When these citizens go online, they’re typically using one of the domestic internet companies that dominate the market—a direct result of the collapse of the Soviet Union and Soviet military industrial complex, which forced engineers to shift into the IT sector. Because of that, the line between political demands and internet policy is often blurred. “These very companies proved to be very receptive to Kremlin’s demands when the Kremlin started pressuring them,” says journalist Andrei Soldatov, who has reported on the Russia’s internet since the 1990s. “It’s because the mindset of Russian engineers, trained to do their jobs and not ask too many questions, is still there. At the same time, the country’s communications modernized so quickly that it led to the surge of online community, and online activists.”
Trolling plays a key role in Russian politics—both domestic and foreign—in order to humiliate political opponents, push certain legislation, and influence voters. The infamous pro-Kremlin “troll factory” in St. Petersburg, also known as the Internet Research Agency, has become known for international feats such as meddling in US politics by organizing political rallies, posing as American activists online, and pumping out propaganda that is republished across the US.
According to Damir Gainutdinov, a Russian lawyer with Agora International Human Rights Group specializing in internet issues, trolling is central to Russian state policy. “When it became clear that the authorities failed to limit access to independent information completely, they set the task to clog it,” he says. “To fill the internet with rumors, lies, and hatred. To foul discussion on media sites, both Russian and foreign.”
“You’re lying,” they said. “You provoked the man. Nothing bad happens to good girls.”
Within Russia, the techniques of organized trolling have become an internalized part of internet culture—a way that people spread their points of view online. But when trolling happens casually, its targets are often women.
Around the world, women often find themselves fending off trolls and harassers. But in Russia, it’s worse. Russia is a place where rape—the least reported category of crime in the country—and sexually violent language are often used in “jest” in everyday life, as well as in threats online. In a country plagued by endemic discrimination and violence against women, the internet is a playground for the darkest forces. And women who come forward about abuse and rape are the ones that face the full fury of the Russian internet.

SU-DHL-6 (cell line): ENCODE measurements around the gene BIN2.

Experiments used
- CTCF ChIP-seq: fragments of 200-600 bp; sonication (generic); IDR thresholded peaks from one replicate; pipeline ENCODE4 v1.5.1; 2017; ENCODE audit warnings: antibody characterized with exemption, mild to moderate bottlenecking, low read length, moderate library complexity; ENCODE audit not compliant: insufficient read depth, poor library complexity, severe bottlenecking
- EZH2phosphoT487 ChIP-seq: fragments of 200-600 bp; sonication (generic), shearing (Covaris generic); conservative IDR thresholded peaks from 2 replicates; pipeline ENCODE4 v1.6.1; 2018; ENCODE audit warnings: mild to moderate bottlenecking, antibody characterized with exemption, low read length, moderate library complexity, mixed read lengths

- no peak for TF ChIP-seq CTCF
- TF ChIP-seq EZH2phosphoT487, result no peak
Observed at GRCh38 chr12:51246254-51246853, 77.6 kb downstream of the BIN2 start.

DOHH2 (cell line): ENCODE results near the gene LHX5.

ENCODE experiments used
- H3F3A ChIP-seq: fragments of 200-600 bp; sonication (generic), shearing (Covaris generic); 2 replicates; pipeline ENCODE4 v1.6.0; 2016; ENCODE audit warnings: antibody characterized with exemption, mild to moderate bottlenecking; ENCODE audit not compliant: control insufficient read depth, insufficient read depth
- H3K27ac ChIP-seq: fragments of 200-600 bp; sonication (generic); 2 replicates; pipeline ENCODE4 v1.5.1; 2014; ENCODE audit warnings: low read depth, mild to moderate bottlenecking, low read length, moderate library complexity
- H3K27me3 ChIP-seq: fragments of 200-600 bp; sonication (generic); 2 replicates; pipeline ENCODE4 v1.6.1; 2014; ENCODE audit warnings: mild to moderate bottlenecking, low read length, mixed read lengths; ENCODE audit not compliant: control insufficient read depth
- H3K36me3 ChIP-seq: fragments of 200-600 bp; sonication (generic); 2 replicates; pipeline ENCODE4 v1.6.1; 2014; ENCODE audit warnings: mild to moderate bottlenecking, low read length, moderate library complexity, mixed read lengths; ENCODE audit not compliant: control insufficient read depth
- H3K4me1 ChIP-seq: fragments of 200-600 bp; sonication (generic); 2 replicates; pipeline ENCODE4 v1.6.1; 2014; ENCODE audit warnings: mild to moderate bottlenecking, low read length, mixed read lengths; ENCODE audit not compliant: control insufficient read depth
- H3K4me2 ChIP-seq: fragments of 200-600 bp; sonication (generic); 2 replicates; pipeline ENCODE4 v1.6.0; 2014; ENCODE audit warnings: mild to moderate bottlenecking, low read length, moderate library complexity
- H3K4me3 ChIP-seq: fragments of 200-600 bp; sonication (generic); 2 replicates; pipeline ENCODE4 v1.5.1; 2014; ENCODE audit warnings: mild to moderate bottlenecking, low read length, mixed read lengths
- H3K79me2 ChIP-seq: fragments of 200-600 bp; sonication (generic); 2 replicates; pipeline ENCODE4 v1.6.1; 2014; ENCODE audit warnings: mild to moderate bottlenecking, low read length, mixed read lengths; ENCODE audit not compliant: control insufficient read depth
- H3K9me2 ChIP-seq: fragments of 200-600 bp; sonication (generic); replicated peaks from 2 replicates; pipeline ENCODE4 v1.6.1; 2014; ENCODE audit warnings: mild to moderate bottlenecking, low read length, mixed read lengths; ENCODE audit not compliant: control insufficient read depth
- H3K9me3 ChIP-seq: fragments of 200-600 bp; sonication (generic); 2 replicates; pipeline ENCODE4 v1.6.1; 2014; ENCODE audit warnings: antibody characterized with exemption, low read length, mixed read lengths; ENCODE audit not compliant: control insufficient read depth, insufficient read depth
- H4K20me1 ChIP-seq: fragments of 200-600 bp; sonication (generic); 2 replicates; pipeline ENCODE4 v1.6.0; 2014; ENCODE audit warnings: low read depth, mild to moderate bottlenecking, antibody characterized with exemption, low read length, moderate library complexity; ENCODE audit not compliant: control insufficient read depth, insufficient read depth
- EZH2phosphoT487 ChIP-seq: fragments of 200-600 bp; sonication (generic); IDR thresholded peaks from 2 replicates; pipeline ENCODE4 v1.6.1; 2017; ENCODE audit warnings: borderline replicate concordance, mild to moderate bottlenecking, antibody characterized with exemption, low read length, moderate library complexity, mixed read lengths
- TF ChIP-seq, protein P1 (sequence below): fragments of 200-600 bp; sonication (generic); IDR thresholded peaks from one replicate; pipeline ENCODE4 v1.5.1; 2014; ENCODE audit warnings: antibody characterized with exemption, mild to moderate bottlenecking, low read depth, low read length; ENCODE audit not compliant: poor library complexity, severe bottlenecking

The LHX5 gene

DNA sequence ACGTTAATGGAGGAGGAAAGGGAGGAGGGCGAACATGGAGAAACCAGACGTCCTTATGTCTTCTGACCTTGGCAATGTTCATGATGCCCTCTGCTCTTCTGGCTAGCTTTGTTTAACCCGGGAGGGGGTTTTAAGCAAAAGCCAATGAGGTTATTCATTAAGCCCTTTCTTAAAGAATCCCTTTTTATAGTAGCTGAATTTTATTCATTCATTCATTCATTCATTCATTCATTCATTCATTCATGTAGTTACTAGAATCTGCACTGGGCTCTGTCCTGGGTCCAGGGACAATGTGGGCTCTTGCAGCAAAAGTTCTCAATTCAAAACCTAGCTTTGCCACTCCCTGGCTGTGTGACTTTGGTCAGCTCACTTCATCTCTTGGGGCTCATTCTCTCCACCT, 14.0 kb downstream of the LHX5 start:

AS A WRITER WHO OFTEN TOUCHES on feminist issues, Anna was well-versed in Russia’s patriarchy. She knew what she was up against when she decided to go public. There were plenty of women before and after her who become internet pariahs overnight.
Diana Shurygina, a 16-year-old girl who was violently raped at a party, is one of the most famous cases. After a closed court convicted Shurygina’s rapist and sent him to jail—a rarity in Russia, as perpetrators of violence against women often get off scot-free—supporters of her rapist created an online petition claiming she was a liar and published pictures from her personal VK account. Her interview on the popular Russian television show “Let Them Talk” would be watched over 17 million times on YouTube alone. Overnight, Shurygina became a hero, a celebrity, and one of the most hated women on Russia’s internet.
Millions of people obsessively followed every detail of her life online, sending hate mail, death threats, and obscenity her way. Memes mocked her rape, video mashups of her interviews went viral, and even brands like Burger King poked fun at her plight to promote their products online in Russia. As she gained notoriety online, vandals slashed her dad’s car tires and strangers attacked her mom in the street, according to her family. In April, news reports said that she had been hospitalized at a psychiatric facility.
18-year-old Irina Sycheva was another young Russian survivor of violence who faced devastating trolling. After a classmate circulated online a recording of Sycheva’s rape in a bathroom stall, Sycheva filed a police report and her rapists were later convicted and imprisoned. Irina took to television in October 2015 to talk about her ordeal. But instead of expressing outrage that a young woman was raped, many Russians online displayed sympathy for her rapist, claiming she had brought on her own rape. In July 2016, Sycheva threw herself in front of a subway train, but a passerby saved her.
This epidemic is likely to worsen after Russian President Vladimir Putin passed a controversial bill in February that effectively decriminalizes some forms of domestic violence. (The Russian Orthodox Church, a major player in Russia, publicly advocated for the bill, arguing that family life should be kept private.) In Russia, abuse is now no longer illegal for first-time offenders if their victims do not seek outside help or haven’t faced enough harm to be hospitalized. Prior to the bill, abusers could face up to two years in jail. Now, they can pay a fine, and at worst face 15 days in jail.